Often couples contemplating a divorce or separation agree to resolution of their disputes, including the issues of custody, child support, equitable distribution of marital assets and debts, before an action for divorce is commenced. This is done by a separation agreement.
The law encourages people with disputes to resolve them between themselves. Separation agreements serve this purpose. The courts are, however, available to assist those who are unable to reach agreement.
Separation Agreements in New York
A separation agreement in New York must conform with certain legal formalities. Its terms must be fair and reasonable at the time the agreement is made and must not be unconscionable at the time of entry of a final judgment incorporating the terms of the agreement.
After the parties to a separation agreement in New York have lived apart, pursuant to its terms, for one or more years, either party may sue for divorce based upon those facts, provided the party seeking the divorce has substantially complied with the terms of the separation agreement.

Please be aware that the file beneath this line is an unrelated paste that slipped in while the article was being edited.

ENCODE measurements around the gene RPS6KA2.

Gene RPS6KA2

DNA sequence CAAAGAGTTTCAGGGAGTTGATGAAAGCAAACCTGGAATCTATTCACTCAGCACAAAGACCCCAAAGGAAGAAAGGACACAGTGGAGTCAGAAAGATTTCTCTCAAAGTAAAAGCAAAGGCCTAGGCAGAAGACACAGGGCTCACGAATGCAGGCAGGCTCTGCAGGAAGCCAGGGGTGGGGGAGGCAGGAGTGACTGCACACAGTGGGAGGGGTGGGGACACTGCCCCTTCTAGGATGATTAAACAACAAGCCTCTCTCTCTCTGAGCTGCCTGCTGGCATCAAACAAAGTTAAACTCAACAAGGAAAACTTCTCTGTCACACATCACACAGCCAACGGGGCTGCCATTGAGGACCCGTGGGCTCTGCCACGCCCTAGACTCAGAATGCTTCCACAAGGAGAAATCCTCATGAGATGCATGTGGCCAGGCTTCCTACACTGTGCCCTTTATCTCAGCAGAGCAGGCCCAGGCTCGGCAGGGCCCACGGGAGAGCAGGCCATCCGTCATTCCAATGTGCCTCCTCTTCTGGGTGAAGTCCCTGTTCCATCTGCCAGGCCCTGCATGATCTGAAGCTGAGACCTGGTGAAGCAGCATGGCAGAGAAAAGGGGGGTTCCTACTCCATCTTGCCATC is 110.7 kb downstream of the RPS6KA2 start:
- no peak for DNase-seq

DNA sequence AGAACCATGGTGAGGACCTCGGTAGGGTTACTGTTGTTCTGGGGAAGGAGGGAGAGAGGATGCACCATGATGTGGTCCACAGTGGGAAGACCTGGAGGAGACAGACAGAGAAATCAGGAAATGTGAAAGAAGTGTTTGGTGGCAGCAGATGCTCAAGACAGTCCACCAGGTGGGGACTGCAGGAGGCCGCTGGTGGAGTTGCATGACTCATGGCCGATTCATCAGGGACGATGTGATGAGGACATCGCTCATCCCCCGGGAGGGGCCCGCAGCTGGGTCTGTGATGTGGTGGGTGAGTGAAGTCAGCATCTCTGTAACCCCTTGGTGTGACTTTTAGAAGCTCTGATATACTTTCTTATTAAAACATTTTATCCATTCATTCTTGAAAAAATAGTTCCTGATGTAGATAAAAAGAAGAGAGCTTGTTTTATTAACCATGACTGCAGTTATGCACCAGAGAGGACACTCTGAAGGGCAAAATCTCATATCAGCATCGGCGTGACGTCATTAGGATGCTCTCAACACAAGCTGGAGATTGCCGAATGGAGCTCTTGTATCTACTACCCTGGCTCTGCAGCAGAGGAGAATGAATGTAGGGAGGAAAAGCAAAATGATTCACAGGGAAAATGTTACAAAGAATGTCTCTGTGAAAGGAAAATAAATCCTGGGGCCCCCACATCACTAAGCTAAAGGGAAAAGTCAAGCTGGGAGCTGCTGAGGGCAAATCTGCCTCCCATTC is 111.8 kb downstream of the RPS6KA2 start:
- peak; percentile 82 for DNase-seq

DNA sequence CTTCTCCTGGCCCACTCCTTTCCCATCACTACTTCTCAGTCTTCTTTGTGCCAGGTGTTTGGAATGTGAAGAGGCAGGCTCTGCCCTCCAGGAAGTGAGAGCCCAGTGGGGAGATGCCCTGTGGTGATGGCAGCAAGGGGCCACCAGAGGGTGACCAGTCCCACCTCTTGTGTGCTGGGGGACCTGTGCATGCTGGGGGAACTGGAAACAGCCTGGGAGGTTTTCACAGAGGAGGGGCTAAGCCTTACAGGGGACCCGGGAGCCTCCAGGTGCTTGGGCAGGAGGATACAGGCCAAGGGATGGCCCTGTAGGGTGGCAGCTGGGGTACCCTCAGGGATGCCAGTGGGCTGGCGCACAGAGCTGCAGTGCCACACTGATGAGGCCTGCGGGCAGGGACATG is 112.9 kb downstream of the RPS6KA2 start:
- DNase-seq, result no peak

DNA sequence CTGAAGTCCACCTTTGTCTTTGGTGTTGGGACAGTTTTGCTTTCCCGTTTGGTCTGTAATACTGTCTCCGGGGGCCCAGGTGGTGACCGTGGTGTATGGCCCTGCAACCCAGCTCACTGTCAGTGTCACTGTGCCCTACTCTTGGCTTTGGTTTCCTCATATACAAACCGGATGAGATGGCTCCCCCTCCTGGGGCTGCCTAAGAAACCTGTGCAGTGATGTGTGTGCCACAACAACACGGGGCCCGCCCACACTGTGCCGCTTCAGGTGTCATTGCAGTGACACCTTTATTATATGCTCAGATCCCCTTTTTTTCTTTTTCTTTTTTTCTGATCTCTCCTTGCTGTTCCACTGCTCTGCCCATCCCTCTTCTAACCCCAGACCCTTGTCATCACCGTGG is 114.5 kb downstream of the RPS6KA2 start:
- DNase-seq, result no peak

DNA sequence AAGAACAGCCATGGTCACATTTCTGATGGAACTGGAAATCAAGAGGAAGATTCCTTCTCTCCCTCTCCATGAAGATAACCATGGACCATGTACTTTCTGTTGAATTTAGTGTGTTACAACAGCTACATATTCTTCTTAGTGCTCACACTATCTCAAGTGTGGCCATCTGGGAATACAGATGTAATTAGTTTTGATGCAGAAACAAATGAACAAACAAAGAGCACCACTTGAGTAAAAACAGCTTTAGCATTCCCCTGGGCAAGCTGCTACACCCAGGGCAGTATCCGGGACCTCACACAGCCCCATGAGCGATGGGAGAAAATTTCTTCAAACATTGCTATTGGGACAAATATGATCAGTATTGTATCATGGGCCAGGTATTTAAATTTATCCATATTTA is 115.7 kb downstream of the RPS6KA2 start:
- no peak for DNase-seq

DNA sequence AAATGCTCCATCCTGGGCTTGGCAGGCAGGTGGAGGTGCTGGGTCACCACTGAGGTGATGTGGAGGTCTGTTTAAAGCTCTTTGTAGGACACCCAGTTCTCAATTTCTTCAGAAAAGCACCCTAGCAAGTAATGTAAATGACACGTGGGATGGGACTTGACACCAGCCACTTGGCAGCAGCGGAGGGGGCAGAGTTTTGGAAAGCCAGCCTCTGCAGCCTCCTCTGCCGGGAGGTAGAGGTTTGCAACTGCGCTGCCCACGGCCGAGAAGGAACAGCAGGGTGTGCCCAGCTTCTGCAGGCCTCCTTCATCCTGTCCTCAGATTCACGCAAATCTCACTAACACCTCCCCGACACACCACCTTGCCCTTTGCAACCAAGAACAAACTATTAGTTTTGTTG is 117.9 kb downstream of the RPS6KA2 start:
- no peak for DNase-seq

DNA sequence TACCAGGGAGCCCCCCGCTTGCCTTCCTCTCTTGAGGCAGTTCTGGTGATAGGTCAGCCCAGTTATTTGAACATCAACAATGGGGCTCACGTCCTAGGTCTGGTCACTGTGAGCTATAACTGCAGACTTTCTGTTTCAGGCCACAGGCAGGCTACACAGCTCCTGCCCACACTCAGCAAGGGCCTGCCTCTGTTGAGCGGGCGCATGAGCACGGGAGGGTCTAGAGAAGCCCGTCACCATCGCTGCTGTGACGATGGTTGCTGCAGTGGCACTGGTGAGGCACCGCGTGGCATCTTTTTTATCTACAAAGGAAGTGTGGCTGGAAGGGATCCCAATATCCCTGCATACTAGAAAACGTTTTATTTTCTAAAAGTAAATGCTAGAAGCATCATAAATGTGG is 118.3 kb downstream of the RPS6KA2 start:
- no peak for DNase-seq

New York State Legal Separation
A legal separation is the court process that functions as a means to clearly define the legal rights and legal obligations between spouses who seek to live apart. A legal separation can establish the following:
A separation action involves the same processes of filing papers with the court as to start a divorce action. At the end of the process, the parties are legally separated instead of being actually divorced. This means that they are still married but not responsible for each other and what the other party does, except as directed by the judgment of separation.
New York State law also allows a husband or wife to bring an Action for Separation. Although this type of action is now rarely seen, it provides a spouse with the opportunity to seek a judgment separating the parties from bed and board, forever, or for a limited time.
The Grounds for Separation are:
- The cruel and inhuman treatment of the complaining party by his or her spouse
- The abandonment of the complaining party by his or her spouse, although no particular duration of abandonment is required
- The refusal of one spouse to provide for the support of the complaining spouse
- Commission of an act of adultery; and
- Confinement of one spouse in prison for a period of three or more consecutive years after the marriage.